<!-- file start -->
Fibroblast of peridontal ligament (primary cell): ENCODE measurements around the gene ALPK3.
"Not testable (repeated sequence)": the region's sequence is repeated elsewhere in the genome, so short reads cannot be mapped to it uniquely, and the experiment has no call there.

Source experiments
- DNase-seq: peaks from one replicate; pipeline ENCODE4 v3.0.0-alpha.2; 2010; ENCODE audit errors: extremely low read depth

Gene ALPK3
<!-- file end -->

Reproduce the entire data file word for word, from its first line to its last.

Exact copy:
Fibroblast of peridontal ligament (primary cell): ENCODE measurements around the gene ALPK3.
"Not testable (repeated sequence)": the region's sequence is repeated elsewhere in the genome, so short reads cannot be mapped to it uniquely, and the experiment has no call there.

Source experiments
- DNase-seq: peaks from one replicate; pipeline ENCODE4 v3.0.0-alpha.2; 2010; ENCODE audit errors: extremely low read depth

Gene ALPK3